AT1 Bonds, or Additional Tier 1 bonds, are unsecured bonds with no maturity date used by banks to increase their equity base and comply with Base III norms. These bonds were introduced during the global financial crisis by the Basel accord. AT1 bonds are a type of perpetual debt instrument with no maturity date.
AT1 Bonds are mainly used to raise long-term capital. They offer high returns but at a higher risk. In the case of a crisis, the RBI can instruct the troubled bank to write off this bond without consulting the investors. Read more about AT1 bonds here.
What are AT1 Bonds?
AT1 bonds are a debt instrument through which a large capital can be raised. Unlike other bonds, these do not have a maturity date, which means that the issuers do not have to pay the principal amount. The primary holder of these bonds is mutual funds. Learn more about these bonds:
- AT1 bonds do not have a maturity date.
- These bonds can bring high returns.
- These bonds come with higher risks.
- Additional Tier 1 bonds are not suitable for those looking for steady returns.
Full Form of AT1 Bonds
The full form of AT1 Bonds is Additional Tier 1 Bonds. The bonds are a debt instrument that can be redeemed anytime in a period of 100 years. In other words, they are perpetual. In case of financial crises, banks rely on AT1 bonds to raise capital.
Name of bond
Additional Tier 1
Key Features of AT1 Bonds
- AT1 Bonds are also known as perpetual bonds. They don't have any expiration date but have the call option.
- Banks issue tier 1 bonds to meet their core capital in accordance with the Basel-III norms.
- AT1 Bonds pay a higher rate of interest as compared to other bonds.
- These bonds can be issued by banks only on electronic platforms.
- The bank issuing the AT1 bonds has the option to call back the bonds or repay the principal after some time.
- The minimum allotment size and trading lot size should be Rs. 1 Crore.
- Investors cannot return AT1 bonds and get the money, as the holders have no put option.
- AT1 bondholders can sell the bonds in the secondary market if in need of money. These bonds are tradable and can be used in exchanges.
- The interest payout of tier 1 bonds can be skipped for a particular year without having the creditors questioning bondholders for defaulting the interest payouts.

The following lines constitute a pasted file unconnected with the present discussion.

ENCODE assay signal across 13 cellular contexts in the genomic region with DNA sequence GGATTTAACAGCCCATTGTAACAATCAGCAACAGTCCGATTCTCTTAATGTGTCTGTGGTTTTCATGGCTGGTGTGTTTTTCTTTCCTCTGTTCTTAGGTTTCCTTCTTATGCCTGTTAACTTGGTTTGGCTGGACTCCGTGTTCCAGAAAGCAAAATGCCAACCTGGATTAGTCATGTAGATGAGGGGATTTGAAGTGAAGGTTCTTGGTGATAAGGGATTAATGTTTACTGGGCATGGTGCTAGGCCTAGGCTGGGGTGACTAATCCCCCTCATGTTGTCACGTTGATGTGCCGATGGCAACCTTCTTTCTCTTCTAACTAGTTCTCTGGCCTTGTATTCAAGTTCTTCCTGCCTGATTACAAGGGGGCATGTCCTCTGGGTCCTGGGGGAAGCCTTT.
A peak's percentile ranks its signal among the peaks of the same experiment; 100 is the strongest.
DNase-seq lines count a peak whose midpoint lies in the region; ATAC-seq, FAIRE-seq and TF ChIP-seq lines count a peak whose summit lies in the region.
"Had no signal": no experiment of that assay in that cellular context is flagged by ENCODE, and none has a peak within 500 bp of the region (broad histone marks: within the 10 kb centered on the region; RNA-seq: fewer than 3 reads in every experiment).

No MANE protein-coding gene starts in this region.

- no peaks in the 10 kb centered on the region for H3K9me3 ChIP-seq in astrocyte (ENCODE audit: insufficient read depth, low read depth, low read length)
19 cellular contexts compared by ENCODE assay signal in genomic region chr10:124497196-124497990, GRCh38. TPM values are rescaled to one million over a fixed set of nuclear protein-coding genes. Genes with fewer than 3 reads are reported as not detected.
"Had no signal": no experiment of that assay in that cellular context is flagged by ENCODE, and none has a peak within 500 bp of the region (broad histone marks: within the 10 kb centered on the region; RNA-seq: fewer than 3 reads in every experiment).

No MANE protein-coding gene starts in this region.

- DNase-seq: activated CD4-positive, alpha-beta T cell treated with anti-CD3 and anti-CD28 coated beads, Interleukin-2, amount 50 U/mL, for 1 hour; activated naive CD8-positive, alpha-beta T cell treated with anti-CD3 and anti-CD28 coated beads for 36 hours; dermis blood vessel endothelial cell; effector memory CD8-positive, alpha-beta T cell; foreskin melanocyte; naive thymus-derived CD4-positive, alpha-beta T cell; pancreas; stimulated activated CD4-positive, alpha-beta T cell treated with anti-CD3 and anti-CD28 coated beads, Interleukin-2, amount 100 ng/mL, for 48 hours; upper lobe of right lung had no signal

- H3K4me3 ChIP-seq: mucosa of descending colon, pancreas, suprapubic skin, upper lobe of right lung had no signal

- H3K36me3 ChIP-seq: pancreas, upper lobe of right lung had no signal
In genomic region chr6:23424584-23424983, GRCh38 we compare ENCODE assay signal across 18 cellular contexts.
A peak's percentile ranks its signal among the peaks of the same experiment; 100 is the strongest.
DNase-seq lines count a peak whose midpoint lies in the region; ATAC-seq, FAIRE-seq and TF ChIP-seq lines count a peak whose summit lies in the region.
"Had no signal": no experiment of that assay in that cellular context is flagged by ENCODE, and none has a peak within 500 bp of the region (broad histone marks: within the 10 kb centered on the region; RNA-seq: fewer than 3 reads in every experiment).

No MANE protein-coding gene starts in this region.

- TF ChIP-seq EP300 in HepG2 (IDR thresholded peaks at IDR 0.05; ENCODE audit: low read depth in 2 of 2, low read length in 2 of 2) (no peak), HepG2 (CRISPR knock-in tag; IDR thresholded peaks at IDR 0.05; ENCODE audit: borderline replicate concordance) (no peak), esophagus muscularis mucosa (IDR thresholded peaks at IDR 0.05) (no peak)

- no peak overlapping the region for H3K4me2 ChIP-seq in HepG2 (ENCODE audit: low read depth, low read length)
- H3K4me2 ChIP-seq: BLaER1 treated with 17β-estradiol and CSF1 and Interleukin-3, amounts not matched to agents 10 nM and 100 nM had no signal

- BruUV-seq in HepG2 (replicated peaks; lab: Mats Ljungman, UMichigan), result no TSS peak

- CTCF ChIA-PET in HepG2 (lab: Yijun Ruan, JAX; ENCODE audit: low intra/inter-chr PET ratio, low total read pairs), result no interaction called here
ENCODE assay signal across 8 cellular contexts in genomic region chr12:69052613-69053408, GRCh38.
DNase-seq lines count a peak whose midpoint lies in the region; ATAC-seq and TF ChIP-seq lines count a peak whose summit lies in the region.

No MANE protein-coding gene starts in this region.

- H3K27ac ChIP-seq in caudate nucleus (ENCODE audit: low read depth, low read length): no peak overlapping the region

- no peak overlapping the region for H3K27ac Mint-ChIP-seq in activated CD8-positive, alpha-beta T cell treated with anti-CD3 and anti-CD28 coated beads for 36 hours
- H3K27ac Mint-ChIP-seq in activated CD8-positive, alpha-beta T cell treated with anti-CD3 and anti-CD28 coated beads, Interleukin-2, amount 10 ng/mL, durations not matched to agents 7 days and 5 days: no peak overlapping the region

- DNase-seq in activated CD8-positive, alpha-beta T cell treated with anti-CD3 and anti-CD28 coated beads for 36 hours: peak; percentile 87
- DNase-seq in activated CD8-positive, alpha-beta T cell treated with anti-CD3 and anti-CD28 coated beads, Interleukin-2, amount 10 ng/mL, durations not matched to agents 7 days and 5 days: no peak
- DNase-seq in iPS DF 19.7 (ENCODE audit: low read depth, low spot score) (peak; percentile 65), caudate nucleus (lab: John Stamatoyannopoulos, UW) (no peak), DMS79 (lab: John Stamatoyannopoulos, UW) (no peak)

AT1 Bonds Regulation
Securities and Exchange Board of India (SEBI) laid out the Base III norms for AT1 bonds. As per SEBI's regulations, the maturity date of these bonds is 100 years. Since these bonds are also risky, SEBI has directed Mutual Funds to limit the Additional Tier 1 bond ownership. As per this regulation, the Mutual Funds are only supposed to add AT1 bonds as 10% of their total assets.
Base III Norms for Additional Tier 1 Bonds
Base III norms refer to a set of reforms set to regulate and supervise the banking sector after the global financial crisis of 2008. As per these norms, banks are required to maintain a set level of capital as an emergency fund. Base III norms divide the bank's capital into Tier 1 and Tier 2. Tier 1 is further divided into Common Equity Tier 1 and Additional Tier 1 (AT1 bonds) capital. If Tier 1 capital falls below the set limit, AT1 bonds are written off, and the bank receives capital.
Risk Factors for Investors of AT1 Bonds
- No Option to Call: AT1 bonds allow the issuer to redeem them at the end of a specific period of time (mostly 5 or 10 years) when they are no longer in need of money. The voluntary calling option of tier bonds by the bank essentially takes away the power from the investors in having a say in this.
- Skipping the Interest Pay-outs: Banks can skip the interest payouts without answering the creditors. As the major purpose of AT1 bonds is to shore up the equity capital of banks, the RBI provides a lot of liberty to the bank in paying back the interests if the Capital Equity Tier 1 ratio falls below 8%.
- Early Recall of the bonds: Though the issuing banks of tier 1 bonds can be called after a period of 5 or 10 years, sometimes, banks can also redeem them sooner than the expected time if any issues occur.
- Writing off the Principal: The term 'principal loss absorption' in AT1 bonds contracts clearly states that banks are allowed to write-off their principal amount either temporarily or permanently if the CET goes below 8%.
Additional Tier 1 Bonds are mainly issued to shore up the core capital of the bank, as instructed by Basel III Norms. The market of AT1 Bonds fell after the Yes Bank write-off. Investors now treat these bonds with caution.
FAQs on Additional Tier 1 Bonds
Q.1. What are AT1 bonds?
AT1 bonds are unsecured bonds that are perpetual in nature. These bonds have a higher interest rate than other bonds. These are mainly used by banks to write off their debts in case of financial emergency.
Q2. What is the full form of AT1 bonds?
AT1 bonds full form is Additional Tier 1 bonds. These bonds are a sort of perpetual debt instrument with no maturity date. Therefore, they can be used by banks to raise capital at any point in time.
Q3. Who regulates AT1 bonds?
AT1 bonds are regulated by the Reserve Bank of India. RBI ensures that these bonds follow the Base III norms laid down by SEBI. It believes that AT1 bonds are riskier than debt instruments, so it has instructed to limit their ownership by 10% of the capital of the scheme.
Q4. Are AT1 bonds long term?
Yes, AT1 bonds are long term, with a maturity period of 100 years. It means that they can be written off anytime during a period of 100 years. Because of such a long maturity period, AT1 bonds are often called perpetual bonds.